Archive | July 2015

Tangible Reminders

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What’s the strangest thing you have in your home? I’ve got a giant work boot, the size of an umbrella stroller, and a mannequin.

Mannequin

Why, you ask? Those items were part of a collection I had when I taught second graders. The mannequin served as a 3D bulletin board. The giant boot was the perfect size for an eight year old to rest and read a book.  They remind me of fun times.

Other items remind me of God’s work in my life. Like the Post-its in my Bible. When our son, Rob, was a senior in high school, he wanted to have devotions with me. The Post-its represent portions of the Bible we read together. I’ll never remove them.

There’s someone in the Bible who put an unusual item in his tent (or some believe he put it in God’s tabernacle). Read what the boy, David did just after he killed the giant.

“David took the head of the Philistine, and brought it to Jerusalem; but he put his armour in his tent” [1 Samuel 17:54 (KJV)].

What an odd thing to do: store the enemy’s armor in his tent! Why would he do such a thing? It served as a reminder of how God enabled him to have victory over a giant.

Has God enabled you to have victory over the mental illness (MI) giant? What can you use as reminders? Why is it important to have tangible reminders?

We try to forget horrible times when our child struggled with MI. So, we tend to forget that God revealed His power, peace, and presence when we needed it most. That’s why we need reminders. Concrete items preserve the memory of His sufficiency. They help us when challenges return (as we know they will with MI). When the enemy attempts to incinerate our faith, those memories extinguish his efforts. Each memory strengthens our fortress of divine assurance, which protects our heart from breaking.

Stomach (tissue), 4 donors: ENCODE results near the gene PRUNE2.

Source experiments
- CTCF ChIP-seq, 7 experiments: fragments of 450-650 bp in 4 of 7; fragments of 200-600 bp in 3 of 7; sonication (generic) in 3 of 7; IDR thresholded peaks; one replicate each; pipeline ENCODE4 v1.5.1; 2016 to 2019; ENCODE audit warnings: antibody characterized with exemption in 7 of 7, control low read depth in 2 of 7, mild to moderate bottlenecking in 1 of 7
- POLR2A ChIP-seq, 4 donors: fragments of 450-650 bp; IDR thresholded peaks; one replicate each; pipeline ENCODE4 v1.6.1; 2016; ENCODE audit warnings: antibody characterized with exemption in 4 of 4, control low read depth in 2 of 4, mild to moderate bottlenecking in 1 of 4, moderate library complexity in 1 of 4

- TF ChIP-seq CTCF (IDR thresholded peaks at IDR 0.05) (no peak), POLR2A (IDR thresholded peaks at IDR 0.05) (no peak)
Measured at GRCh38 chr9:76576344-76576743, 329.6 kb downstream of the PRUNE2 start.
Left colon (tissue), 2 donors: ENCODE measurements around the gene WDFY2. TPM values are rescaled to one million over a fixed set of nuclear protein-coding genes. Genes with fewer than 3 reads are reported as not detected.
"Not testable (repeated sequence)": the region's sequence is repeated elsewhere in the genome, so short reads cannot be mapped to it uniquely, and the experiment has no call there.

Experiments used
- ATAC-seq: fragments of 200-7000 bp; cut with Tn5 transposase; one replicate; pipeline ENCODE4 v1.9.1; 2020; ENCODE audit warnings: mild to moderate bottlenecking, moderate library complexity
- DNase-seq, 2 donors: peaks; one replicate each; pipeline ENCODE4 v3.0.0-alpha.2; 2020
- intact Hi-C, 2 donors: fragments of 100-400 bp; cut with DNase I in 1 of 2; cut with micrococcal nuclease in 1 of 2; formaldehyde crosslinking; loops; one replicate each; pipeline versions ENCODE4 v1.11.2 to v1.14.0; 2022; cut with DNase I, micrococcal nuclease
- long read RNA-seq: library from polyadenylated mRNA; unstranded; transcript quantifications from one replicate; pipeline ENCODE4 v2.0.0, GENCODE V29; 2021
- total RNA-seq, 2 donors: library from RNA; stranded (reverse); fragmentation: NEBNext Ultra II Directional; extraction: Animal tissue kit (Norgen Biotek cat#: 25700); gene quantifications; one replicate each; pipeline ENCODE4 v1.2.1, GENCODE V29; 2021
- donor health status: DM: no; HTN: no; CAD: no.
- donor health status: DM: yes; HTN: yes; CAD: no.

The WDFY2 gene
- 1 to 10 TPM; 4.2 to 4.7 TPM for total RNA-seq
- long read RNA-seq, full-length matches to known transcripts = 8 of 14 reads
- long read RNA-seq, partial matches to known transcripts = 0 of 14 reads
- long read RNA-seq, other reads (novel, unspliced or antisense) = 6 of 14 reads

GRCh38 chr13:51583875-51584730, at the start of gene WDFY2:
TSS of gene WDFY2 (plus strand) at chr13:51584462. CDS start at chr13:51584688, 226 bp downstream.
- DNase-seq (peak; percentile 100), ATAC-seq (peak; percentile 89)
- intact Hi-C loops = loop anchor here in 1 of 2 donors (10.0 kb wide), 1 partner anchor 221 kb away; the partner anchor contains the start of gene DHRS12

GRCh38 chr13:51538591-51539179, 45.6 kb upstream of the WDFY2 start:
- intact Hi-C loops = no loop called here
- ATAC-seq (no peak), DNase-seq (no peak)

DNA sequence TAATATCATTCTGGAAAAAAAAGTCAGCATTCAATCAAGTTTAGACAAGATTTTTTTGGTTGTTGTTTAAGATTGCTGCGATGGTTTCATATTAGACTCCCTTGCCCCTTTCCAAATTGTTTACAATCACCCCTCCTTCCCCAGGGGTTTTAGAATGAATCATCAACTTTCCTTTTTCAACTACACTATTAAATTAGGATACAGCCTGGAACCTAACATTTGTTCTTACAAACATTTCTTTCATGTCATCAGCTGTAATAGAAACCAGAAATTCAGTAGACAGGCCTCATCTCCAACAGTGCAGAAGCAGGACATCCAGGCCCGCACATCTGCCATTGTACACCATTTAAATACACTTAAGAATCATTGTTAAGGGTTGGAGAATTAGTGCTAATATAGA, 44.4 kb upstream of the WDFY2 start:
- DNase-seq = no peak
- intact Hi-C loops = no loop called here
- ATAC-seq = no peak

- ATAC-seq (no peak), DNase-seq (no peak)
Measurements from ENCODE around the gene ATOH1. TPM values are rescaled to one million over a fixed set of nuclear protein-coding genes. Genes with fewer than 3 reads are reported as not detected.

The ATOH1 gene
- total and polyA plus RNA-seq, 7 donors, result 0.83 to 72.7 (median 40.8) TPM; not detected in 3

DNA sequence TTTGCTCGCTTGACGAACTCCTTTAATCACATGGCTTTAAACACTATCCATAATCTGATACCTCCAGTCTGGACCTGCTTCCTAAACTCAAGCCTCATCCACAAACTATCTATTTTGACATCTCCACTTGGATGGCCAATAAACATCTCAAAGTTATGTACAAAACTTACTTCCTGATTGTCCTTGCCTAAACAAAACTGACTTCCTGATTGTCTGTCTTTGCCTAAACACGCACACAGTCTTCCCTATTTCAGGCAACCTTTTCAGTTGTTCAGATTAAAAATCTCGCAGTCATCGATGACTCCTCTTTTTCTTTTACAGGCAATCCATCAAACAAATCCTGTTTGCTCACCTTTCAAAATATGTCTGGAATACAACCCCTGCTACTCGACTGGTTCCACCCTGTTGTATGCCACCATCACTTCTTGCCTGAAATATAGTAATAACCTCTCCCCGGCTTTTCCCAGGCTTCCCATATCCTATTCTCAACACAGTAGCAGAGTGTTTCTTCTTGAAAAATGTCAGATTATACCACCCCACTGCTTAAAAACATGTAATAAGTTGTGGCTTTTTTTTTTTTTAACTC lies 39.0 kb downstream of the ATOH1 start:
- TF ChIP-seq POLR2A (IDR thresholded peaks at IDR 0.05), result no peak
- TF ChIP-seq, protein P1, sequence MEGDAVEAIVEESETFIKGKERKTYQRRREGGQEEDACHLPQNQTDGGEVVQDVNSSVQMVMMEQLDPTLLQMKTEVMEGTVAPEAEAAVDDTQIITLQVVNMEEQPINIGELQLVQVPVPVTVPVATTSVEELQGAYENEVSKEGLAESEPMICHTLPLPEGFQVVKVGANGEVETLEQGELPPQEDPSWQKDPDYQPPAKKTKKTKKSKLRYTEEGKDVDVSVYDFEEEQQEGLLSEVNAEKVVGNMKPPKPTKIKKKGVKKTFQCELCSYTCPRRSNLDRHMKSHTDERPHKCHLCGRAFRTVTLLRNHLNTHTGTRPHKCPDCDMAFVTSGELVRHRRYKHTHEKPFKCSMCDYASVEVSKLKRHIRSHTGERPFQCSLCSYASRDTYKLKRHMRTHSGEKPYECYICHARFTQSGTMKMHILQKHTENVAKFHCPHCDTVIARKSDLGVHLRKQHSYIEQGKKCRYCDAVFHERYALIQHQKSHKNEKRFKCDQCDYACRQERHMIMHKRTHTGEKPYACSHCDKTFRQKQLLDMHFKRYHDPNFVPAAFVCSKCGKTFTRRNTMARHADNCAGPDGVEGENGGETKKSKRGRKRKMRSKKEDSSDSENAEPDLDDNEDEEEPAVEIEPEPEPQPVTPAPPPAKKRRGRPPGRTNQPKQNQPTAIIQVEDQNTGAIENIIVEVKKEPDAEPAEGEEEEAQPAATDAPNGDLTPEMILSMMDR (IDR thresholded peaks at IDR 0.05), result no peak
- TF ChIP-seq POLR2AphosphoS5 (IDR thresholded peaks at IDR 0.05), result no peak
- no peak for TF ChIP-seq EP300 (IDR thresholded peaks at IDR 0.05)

I know God will carry me through, just as He has done in the past.

My tokens of God’s goodness include: entries in my journal and Bible verses God embedded in my heart during difficult times. I also cherish photographs which depict Chris’s restored mental stability and renewed joy.

What items do you have or could you collect?

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Standing Together

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I had selfish reasons for asking my friend the question. “Is your daughter still dealing with depression?” Truly, I wanted to know if her daughter’s medication was helping her deal with the demands of life. I had been praying for her. But, I also needed to hear how my friend was dealing with her daughter’s mental illness (MI). If she could hang onto her faith, then I’d find renewed confidence in my own faith. An encouraging word from my friend would remind me that God is able to help us in the midst of a very dark time.

Happily, I found that the new medication was helping. What’s more, my friend expressed unwavering faith. Her strong trust in the Lord bolstered my faith.

If she can keep her eyes on the Lord through this trial, I can do likewise.

Godly friends can show us the way to handle great sorrow. When the enemy tries to saturate our soul with fears, they serve as living examples of how it’s possible to rely on God’s peace.

It reminds me of Paul’s inner struggle when he wanted to see his fellow believers in Thessalonica. Satan had been hindering Paul from going to them.

“For we wanted to come to you—certainly I, Paul, did, again and again—but Satan blocked our way” (1 Thessalonians 2:18).

Has your child’s MI made you feel like Satan is blocking your way, keeping you from moving on?

How did Paul respond?